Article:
With a tremendous back-line of master saxophonists Jürgen Bebenroth, Dietmar Schmahl, Olivia Alam, Norbert Geis and Andreas Lensing formed in a crescent behind him, Lakatos settles himself on the carpeted riser at centre stage and runs his be-ringed fingers over the trimba, the multi-level triangular percussion instrument invented by Moondog. It is truly a thing of beauty, a giant percussive Toblerone whose ornate deep red wood and wonderfully worn leather playing surface combine to produce the rich, organic rhythm sound upon which the typical Moondog counterpoints are built. Combined with the bells, shells, cymbals, jingles and woodblocks both on and around it, the trimba is an instrument of huge dynamic range, from delicate tinkle to pile-driving thump. And with fingers moving across its angular planes like hummingbirds, Lakatos (whom someone during the interval refers to as a “rhythm devil”) provides a masterclass of mesmerising polyrhythm.

Drawing on material both familiar and released commercially (“Bird’s Lament”) and from the cavernous and unchartered archive of unseen compositions, some of the pieces performed tonight have never been heard before. From symphonic compositions to the Tout Suite pieces, we are even treated to a mash-up of two numbers from the Exotica era – that strange late Fifties interregnum when very straight middle class Americans were turning on over their Martinis to the wild, ersatz Polynesian stylings of Les Baxter, Arthur Lyman and Martin Denny – including the utterly delightful “Seahorse”.

Spirit Of Moondog live at Black Box

Dietmar Schmahl hits us some wonderful bursts of deep, booming bass saxophone, whose sonorous tones were, according to Lakatos, a particular favourite of Moondog. Lakatos himself is warm and charismatic, his long white hair and beard giving him a sage-like appearance now very reminiscent of the older Moondog himself. Speaking in barely-accented English, with only the slightest hint of a Swedish inflection giving away his Scandinavian origins, Lakatos is generous with his audience interaction, obviously seeing the explanation and background of the music as a vital part of the evening – promoting understanding of the compositions is as important as playing them.

Moreover, despite the profound levels of concentration etched across his brow during his playing, he has a glowing smile on his face. And, all through the performance, so does the audience. Moondog was certainly neither saint nor proto-hippy – Phillip Glass is on record as talking about both his uncomfortable racial views and his selfish sexual solipsism – but the work must always3 stand apart from the artist; and this is inspiring, uplifting music which is in no way diminished by some of its creator’s less appealing personal characteristics.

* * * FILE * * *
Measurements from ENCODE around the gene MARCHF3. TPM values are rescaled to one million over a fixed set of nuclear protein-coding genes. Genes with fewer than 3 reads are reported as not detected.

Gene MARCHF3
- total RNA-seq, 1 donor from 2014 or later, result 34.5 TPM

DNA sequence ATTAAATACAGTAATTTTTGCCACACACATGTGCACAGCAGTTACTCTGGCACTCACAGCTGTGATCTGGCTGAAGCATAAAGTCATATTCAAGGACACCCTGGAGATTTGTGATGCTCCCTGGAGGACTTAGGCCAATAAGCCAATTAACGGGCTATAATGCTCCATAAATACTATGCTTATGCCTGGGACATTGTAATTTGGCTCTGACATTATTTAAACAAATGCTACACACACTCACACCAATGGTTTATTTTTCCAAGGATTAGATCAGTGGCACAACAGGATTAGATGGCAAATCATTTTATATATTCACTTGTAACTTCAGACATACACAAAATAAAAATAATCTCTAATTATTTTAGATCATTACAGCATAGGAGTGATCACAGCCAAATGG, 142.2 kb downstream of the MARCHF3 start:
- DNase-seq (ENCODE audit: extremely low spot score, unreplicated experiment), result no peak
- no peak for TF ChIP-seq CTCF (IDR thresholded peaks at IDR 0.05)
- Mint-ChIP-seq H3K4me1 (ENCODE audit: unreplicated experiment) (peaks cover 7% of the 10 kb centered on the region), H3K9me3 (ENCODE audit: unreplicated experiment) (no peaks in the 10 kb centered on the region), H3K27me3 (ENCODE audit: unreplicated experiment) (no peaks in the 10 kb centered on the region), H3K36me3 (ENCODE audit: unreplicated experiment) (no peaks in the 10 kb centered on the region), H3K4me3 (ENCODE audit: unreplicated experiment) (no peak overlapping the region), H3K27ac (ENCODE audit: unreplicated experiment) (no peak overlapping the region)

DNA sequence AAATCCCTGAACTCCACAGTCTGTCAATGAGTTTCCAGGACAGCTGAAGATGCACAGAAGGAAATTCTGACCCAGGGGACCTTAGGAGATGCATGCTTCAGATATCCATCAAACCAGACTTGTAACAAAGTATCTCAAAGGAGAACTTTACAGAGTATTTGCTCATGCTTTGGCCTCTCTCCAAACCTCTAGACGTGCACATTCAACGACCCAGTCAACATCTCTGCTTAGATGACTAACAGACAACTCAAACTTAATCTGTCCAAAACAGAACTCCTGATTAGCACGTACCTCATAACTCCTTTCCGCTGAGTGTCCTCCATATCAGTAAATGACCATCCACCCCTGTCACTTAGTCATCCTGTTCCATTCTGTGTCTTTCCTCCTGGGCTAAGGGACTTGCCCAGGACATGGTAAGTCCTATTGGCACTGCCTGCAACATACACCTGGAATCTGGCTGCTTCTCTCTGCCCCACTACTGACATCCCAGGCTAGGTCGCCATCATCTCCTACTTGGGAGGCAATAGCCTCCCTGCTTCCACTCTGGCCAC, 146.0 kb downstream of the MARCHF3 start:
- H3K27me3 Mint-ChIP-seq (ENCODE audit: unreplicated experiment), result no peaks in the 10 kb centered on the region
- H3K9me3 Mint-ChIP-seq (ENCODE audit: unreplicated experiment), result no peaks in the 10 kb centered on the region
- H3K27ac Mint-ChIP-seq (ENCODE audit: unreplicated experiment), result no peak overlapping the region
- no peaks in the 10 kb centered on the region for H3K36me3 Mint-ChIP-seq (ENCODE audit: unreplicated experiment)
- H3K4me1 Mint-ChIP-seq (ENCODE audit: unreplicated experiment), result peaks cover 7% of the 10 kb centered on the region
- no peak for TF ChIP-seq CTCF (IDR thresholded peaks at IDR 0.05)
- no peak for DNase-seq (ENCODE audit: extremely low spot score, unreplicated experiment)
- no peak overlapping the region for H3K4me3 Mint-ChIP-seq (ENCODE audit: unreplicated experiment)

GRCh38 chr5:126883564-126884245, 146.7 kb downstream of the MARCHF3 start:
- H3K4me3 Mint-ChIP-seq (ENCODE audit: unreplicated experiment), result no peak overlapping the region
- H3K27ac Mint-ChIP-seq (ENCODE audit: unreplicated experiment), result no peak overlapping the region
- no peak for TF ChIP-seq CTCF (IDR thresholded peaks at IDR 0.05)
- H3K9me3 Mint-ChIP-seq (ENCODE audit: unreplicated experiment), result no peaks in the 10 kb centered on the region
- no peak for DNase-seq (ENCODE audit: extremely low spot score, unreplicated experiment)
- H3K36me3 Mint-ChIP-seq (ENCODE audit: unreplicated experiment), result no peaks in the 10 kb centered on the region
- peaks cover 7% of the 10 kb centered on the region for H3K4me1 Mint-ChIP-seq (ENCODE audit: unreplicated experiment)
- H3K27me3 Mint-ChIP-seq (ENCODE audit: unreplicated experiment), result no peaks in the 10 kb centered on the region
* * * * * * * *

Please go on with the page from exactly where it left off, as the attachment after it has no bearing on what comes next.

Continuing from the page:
The Black Box flyer4 states “Die Mischung aus Klassik, Jazz and Weltmusik lässt Moondogs Tonsprache zeitlos erscheinen.” (The mixture of classical, jazz and world music renders Moondog’s musical language timeless). Amen to that.

-David Solomons-

1 Glass commented that Moondog “came from a true American tradition; he personified the maverick, solitary hero composer, like Nancarrow, Partch, Ives and Ruggles… Moondog was very connected to jazz. He’d stand in the stairway to the jazz club Birdland and play along with anything they were playing inside the club. I was amazed at his facility for doing this, and the way he could make music of found sounds. I remember him standing on the roof overlooking the Hudson River, and when the Queen Elizabeth pulled into port, blowing its horn, Moondog would toot along with it on his bamboo flute.”

2 The polygamist, proto-communist Anabaptist revolt of 1534 is a blood-soaked story and three quarters in itself – see the novel Q by Luther Blissett for a fun and gore-drenched overview.

3 Or nearly always.

4 As an interesting aside, the origins of the flyer (flier) lie exactly here in the Flugblätter (fly sheets) that passed around the Germany countryside during the tumultuous religious upheavals of the early sixteenth century.